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By Jabeen Bhatti
Oct. 26 — German privacy officials Oct. 26 dealt another blow to thousands of U.S. companies looking for help to transfer personal data out of the European Union as they issued a position paper saying that alternatives to the now invalidated U.S.-EU Safe Harbor Program don't offer a realistic way to transfer information to the U.S.
The Datenschutzkonferenz—a consortium of data protection authorities from the 16 German states and the federal DPA—said they wouldn't approve any new transfers on the basis of binding corporate rules. The DPAs also said would be “exercising their powers to audit” over standard contractual clauses.
They said data subject consent “might be a sound basis” for transfers to the U.S. under “strict conditions” but not “massively, or routinely.”
Attorneys told Bloomberg BNA that they had concerns about the position paper and its impact on business. “It's obviously a huge blow--it will have huge impact on any company about to submit for approval under” binding corporate rules, Jörg Hladjk of Hunton & Williams LLP in Brussels said. “Consent won't really work, and is impractical for most companies due to the massive volume in data being transferred,” he said.
“What now, that's the question,” he added. “There is a lack of guidance from the DPAs on what companies should do.”
The European Court of Justice, the EU's top court, Oct. 6 invalidated the U.S.-EU Safe Harbor Program (194 PRA, 10/7/15), which had allowed over 4,400 U.S. companies that self-certified with the Department of Commerce their compliance with privacy rules similar to those in EU Data Protection Directive (95/46/EC) to transfer personal data. The EU court pointed in part to the lack of a judicial redress mechanism for EU citizens under the Safe Harbor as a reason for finding that the program didn't adequately protect privacy.
The Safe Harbor, which has been in place since 2000, has been under political pressure from EU privacy advocates and many politicians since the disclosures by Edward Snowden on the scope of U.S. National Security Agency surveillance.
The position paper follows an Oct. 14 position paper by the DPA of the state of Schleswig-Holstein that said entities seeking to transfer data outside of the EU cannot necessarily use alternative data transfer mechanisms—and said it could use its powers to suspend, and possibly fine, data transfers to the U.S. it considers lacking a legal basis (200 PRA 200, 10/16/15).
Attorneys said the Oct. 26 position shows the unity of German authorities to prevent data transfers to the U.S. following the ECJ ruling.
“In light of the judgment of the ECJ, the admissibility of data transfers to the United States on the basis of other instruments used for this purpose such as standard contractual clauses or BCRs are questionable,” the position paper said. “The ECJ noted that data protection authorities of EU Member States are not prevented—irrespective of Commission decisions—to assess, in full independence, the adequacy of the level of data protection offered in third countries.”
The group called on companies to immediately make their methods of data transfer conform with data protection regulations. Companies wanting to export data to the U.S. or other third countries were told to refer to the Datenschutzkonferenz's March 27, 2014, guidance guaranteeing human rights in electronic communication and another guidance from Oct. 9, 2014, on cloud computing (208 PRA, 10/28/14).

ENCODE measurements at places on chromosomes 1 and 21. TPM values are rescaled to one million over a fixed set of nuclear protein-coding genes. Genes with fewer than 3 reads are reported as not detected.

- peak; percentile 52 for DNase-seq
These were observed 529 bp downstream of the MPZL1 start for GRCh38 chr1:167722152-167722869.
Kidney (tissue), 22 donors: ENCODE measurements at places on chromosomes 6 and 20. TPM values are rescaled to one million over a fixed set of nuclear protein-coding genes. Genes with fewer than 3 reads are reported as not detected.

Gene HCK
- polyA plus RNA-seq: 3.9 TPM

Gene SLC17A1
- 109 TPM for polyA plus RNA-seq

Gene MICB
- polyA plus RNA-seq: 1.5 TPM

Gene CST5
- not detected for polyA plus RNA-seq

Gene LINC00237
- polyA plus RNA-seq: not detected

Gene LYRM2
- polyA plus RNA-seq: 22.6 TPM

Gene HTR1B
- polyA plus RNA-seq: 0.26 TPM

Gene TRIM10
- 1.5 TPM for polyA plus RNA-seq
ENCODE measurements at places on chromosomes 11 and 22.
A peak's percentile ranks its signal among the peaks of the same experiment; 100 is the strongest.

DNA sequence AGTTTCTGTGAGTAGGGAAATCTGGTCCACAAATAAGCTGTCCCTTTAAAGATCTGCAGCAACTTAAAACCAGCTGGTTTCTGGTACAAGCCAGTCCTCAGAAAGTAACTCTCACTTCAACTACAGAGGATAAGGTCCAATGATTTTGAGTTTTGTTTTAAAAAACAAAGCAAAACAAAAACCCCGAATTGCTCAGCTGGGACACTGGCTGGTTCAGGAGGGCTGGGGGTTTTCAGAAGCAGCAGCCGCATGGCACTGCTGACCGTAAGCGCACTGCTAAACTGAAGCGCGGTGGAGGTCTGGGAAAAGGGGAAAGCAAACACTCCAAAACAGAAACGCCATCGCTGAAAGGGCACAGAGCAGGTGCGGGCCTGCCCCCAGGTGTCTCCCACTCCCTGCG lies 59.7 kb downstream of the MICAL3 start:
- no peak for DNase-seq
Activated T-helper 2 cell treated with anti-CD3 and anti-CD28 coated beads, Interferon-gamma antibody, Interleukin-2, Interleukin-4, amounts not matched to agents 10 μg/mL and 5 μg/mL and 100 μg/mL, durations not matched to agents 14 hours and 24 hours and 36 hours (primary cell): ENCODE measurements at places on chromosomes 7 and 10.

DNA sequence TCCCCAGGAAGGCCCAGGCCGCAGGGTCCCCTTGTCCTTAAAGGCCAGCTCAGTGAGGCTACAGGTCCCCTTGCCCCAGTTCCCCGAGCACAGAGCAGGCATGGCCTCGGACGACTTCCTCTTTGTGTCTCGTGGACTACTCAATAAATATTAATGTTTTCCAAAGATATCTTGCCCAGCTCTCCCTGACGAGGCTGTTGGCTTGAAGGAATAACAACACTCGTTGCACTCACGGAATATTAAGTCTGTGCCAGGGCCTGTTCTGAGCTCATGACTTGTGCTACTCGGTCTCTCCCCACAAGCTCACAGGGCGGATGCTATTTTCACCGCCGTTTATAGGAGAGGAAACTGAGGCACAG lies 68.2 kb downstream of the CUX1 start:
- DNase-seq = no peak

The DPAs also called for lawmakers to grant them specific “right of action” to enforce privacy requirements in accordance with the ECJ ruling recognizing the independent authority of DPAs. The group also urged the European Commission, the EU's administrative arm, to negotiate with the U.S. to create “far-reaching” safeguards to protect privacy including the right to legal protections, substantive data protection rights and the principle of proportionality.
The Datenschutzkonferenz said it is necessary to adopt decisions on the alternative transfer mechanism under standard contractual clauses consistent with the specifications laid down in the ECJ ruling.
The group said it welcomed the Jan. 31, 2016 deadline set by the Article 29 Working Party of data protection officials from the 28 EU member states for negotiations between the EU and U.S. to find a replacement for the invalidated Safe Harbor (201 PRA 201, 10/19/15).
Attorneys said that deadline is impractical. “I am concerned about the timing,” Hladjk said. “It's not a lot of time to adjust the Commission's decisions on model contractual clauses. I don't see how this can be done by then.”
Ulrich Wuermeling of Latham & Watkins LLP in Frankfurt, told Bloomberg BNA Oct. 26 that the although the German DPAs “question the legality of model clauses” they “seem to understand that only the Court of Justice can invalidate the underlying decisions of the European Commission.”
The DPA's position is a “real setback” for the use of binding corporate rules in Germany, he said.
“The approach differs from stricter statements made earlier by some individual authorities in Germany,” he added. “As a result, model clauses seem to be the best way forward, at least until the Court of Justice has the opportunity to invalidate them as well. Given that there are no bending cases on model clauses before the Court of Justice at present, I do not expect an invalidation of the model clauses decisions before 2018—by then, other solutions might be available.”
Data subject consent remains a valid mechanism to justify data transfers, he said
“If consent is transparent and freely given, I don't believe that a court would confirm the view of the German data protection authorities that they might still be invalid in cases of mass data transfers,” he said. “In the end, this view will surely lead to court disputes.”
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